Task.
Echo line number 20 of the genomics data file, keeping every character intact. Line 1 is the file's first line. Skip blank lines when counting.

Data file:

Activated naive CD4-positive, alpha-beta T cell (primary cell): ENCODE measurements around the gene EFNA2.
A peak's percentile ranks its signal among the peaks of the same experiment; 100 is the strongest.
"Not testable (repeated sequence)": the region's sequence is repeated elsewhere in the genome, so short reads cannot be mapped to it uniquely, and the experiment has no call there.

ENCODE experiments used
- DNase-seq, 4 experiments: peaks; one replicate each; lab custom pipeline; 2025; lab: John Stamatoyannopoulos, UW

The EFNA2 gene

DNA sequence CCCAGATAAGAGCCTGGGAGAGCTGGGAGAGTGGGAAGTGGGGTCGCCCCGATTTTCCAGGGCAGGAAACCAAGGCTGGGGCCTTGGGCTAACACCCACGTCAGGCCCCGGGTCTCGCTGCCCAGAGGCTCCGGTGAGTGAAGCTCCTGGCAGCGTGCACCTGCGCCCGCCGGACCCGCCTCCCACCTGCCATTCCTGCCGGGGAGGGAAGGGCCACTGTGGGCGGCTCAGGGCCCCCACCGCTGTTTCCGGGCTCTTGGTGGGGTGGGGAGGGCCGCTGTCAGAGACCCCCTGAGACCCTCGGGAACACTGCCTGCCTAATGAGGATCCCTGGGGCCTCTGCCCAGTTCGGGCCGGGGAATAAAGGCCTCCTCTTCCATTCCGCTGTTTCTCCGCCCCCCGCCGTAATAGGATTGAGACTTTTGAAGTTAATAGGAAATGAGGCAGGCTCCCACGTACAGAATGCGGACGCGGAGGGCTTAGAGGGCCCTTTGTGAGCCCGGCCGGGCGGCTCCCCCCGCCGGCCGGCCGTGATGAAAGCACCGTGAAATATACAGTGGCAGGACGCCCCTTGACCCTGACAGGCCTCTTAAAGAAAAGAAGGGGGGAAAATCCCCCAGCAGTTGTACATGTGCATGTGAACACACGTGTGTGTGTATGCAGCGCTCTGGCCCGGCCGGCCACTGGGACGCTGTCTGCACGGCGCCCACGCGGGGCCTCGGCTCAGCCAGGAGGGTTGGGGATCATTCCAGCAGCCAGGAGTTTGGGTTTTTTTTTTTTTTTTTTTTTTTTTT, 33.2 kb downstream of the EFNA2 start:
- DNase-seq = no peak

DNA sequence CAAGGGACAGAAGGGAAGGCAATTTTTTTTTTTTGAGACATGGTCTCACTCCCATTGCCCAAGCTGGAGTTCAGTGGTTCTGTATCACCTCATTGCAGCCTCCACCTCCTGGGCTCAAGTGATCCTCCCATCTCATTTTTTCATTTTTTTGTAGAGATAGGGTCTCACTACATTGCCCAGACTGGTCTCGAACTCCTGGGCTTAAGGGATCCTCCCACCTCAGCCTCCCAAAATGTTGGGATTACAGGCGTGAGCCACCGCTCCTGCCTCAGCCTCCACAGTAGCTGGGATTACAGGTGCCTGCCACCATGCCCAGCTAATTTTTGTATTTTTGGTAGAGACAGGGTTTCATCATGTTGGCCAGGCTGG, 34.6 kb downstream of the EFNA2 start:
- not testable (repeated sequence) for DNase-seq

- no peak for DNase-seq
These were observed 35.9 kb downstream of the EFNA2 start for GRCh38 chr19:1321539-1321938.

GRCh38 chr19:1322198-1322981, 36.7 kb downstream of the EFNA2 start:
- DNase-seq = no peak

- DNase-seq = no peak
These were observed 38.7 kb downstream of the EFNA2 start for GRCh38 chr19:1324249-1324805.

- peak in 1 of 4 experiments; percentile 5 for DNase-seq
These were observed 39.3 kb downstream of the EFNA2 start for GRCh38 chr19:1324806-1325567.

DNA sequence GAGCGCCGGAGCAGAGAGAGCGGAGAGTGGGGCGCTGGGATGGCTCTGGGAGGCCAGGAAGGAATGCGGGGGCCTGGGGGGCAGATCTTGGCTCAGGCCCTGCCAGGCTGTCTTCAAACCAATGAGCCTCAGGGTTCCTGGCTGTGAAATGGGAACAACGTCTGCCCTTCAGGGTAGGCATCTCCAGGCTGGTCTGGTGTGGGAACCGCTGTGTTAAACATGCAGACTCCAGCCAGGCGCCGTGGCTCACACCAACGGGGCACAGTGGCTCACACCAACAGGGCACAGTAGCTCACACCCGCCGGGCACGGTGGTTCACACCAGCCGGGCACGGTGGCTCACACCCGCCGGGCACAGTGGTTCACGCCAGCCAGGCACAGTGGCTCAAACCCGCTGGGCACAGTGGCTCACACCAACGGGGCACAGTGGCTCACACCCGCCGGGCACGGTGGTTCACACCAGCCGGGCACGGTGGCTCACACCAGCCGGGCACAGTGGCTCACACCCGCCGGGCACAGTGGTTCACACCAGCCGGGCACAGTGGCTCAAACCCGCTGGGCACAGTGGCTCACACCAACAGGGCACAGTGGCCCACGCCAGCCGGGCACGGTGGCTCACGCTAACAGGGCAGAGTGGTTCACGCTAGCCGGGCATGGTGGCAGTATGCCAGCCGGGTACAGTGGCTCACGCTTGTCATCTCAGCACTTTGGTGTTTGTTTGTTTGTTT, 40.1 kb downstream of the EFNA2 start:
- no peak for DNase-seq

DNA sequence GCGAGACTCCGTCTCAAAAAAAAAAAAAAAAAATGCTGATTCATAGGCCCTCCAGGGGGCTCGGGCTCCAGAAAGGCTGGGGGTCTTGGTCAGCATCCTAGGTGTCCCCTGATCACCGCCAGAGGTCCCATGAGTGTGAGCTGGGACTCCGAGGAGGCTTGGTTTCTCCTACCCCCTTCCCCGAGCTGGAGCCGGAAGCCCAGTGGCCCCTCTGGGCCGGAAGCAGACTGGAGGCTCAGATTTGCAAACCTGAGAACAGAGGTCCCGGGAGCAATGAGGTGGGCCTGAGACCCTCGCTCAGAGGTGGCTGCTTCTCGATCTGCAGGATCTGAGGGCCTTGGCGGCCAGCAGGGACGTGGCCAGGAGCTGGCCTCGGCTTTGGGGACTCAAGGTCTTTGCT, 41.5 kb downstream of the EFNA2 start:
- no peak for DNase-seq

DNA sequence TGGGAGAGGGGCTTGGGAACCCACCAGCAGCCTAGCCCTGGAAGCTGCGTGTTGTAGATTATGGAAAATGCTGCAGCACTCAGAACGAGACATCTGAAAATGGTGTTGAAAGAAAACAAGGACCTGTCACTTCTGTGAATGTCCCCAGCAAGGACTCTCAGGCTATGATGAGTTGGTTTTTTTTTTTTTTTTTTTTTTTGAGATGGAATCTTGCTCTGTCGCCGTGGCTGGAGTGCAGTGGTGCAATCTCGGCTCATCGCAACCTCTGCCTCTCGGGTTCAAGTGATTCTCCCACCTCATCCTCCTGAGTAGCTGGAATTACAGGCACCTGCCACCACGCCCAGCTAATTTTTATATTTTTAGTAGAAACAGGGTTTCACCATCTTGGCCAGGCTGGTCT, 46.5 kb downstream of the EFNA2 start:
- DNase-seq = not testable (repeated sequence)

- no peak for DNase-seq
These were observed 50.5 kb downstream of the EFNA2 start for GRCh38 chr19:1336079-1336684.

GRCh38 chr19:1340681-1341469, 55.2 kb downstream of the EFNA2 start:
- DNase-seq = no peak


- no peak for DNase-seq